Well-being, stress reduction, sound absorption, air purification, 15% increase in productivity, these are some of the consequences of the presence of greenery in the workplace.
Recent research carried out by Marlon Nieuwenhuis, researcher at Cardiff University in collaboration with various academic institutions (University of Exeter, University of Groningen, the Netherlands, and University of Queensland, Australia) examined efficiency and mood for a limited period of the workers in 3 Dutch offices and 3 London offices with and without greenery in the workplace.
The results showed that the quality of working life in green offices is better than in minimalist and empty offices.
It is well known that the presence of plants in indoor environments guarantees better air quality but perhaps not everyone knows that they help in decision making and increase cognitive abilities, improving concentration. In fact, molecules such as carbon dioxide and other organic compounds released into the environment from materials or substances usually used in offices that lower concentration and slow thinking.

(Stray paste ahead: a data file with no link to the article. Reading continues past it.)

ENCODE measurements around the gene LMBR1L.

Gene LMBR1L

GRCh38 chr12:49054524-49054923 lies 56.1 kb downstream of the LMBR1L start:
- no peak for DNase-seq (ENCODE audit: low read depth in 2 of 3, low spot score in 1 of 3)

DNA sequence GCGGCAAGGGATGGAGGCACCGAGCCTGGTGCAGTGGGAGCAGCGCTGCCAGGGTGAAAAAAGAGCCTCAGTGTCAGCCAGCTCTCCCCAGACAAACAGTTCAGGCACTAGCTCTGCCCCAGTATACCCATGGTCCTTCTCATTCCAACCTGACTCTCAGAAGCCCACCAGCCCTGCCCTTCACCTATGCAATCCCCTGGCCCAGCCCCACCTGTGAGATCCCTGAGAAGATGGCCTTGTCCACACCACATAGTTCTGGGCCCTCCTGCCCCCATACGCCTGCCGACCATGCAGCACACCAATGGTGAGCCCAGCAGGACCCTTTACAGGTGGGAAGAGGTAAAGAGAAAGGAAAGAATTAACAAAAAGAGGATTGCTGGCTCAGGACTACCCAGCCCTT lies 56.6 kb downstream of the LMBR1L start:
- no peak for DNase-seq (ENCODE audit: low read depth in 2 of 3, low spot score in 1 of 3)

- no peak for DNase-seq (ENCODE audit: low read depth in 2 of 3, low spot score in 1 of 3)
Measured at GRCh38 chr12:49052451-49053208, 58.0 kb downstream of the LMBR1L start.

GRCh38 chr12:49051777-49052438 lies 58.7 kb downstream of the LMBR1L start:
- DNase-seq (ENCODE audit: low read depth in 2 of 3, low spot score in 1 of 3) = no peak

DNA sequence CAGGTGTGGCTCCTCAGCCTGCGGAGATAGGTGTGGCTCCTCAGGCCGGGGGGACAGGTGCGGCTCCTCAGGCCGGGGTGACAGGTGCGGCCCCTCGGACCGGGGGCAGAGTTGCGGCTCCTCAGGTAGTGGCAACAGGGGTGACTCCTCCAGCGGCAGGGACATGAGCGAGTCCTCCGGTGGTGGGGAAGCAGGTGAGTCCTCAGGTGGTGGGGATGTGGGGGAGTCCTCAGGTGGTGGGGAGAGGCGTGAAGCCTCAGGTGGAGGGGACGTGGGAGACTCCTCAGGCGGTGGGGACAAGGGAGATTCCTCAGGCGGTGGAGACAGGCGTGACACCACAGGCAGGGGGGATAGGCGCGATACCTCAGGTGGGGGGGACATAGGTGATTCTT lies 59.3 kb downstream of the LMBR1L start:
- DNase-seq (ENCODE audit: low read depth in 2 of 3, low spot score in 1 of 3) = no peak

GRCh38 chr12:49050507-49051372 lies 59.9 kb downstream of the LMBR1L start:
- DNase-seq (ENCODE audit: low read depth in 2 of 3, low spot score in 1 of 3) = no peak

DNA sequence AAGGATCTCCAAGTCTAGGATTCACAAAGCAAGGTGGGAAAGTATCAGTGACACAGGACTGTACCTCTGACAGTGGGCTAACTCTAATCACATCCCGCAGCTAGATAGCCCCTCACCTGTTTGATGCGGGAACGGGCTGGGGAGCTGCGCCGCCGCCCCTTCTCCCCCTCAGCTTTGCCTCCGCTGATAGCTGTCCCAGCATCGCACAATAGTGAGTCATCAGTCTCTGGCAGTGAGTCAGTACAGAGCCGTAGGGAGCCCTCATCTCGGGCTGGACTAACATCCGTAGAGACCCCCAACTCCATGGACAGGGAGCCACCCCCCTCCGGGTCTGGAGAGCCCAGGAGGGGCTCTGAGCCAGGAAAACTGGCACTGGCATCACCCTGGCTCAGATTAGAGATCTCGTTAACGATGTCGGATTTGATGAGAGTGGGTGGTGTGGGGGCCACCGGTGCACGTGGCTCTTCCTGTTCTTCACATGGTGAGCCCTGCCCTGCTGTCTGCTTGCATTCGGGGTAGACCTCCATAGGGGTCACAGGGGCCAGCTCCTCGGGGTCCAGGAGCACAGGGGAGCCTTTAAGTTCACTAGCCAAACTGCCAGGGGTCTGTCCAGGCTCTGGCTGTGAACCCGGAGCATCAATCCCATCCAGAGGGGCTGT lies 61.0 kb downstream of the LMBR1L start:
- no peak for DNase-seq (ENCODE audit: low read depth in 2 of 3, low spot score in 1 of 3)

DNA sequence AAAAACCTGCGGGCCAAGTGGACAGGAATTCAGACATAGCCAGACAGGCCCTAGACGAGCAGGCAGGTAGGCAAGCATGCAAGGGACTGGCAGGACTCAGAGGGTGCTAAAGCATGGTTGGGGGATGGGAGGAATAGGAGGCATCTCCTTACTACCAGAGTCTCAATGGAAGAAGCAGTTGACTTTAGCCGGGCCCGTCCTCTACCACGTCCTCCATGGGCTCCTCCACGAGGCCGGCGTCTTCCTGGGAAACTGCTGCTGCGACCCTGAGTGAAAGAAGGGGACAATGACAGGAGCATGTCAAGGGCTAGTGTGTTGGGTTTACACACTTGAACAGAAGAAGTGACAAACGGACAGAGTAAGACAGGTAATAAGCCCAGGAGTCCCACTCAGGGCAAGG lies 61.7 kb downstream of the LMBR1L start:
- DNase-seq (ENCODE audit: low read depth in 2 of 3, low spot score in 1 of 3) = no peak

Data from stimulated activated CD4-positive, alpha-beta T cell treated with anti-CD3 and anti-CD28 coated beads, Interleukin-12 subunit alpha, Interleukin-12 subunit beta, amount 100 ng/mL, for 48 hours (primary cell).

In the 1980s, NASA also became interested in verifying and demonstrating how plants are able to purify air in indoor environments by reducing the "sick building syndrome" and the consequent absence of the worker by 40%.
To the well-known relaxing effects that help to reduce stress, a fundamental property is added, namely sound absorption, if plants or vertical gardens or green walls are correctly positioned, are able to absorb sound and reduce reverberation, helping to further improve the workplace.
So the presence of plants into the office, which contrasts with the streamlined and minimal ideology on which numerous large offices have been designed, is an excellent investment to improve productivity and working life.
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